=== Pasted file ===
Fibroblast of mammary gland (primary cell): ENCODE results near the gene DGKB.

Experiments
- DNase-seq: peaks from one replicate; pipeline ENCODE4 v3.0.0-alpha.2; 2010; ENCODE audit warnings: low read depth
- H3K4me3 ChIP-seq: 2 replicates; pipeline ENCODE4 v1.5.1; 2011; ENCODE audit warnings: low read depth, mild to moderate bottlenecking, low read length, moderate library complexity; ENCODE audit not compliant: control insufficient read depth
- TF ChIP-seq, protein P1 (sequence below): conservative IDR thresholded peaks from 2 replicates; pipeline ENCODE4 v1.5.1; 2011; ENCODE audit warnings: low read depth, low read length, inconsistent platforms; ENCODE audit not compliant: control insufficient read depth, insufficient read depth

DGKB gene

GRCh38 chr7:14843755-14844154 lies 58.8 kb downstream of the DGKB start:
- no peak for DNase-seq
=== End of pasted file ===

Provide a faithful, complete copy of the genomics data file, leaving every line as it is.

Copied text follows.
Fibroblast of mammary gland (primary cell): ENCODE results near the gene DGKB.

Experiments
- DNase-seq: peaks from one replicate; pipeline ENCODE4 v3.0.0-alpha.2; 2010; ENCODE audit warnings: low read depth
- H3K4me3 ChIP-seq: 2 replicates; pipeline ENCODE4 v1.5.1; 2011; ENCODE audit warnings: low read depth, mild to moderate bottlenecking, low read length, moderate library complexity; ENCODE audit not compliant: control insufficient read depth
- TF ChIP-seq, protein P1 (sequence below): conservative IDR thresholded peaks from 2 replicates; pipeline ENCODE4 v1.5.1; 2011; ENCODE audit warnings: low read depth, low read length, inconsistent platforms; ENCODE audit not compliant: control insufficient read depth, insufficient read depth

DGKB gene

GRCh38 chr7:14843755-14844154 lies 58.8 kb downstream of the DGKB start:
- no peak for DNase-seq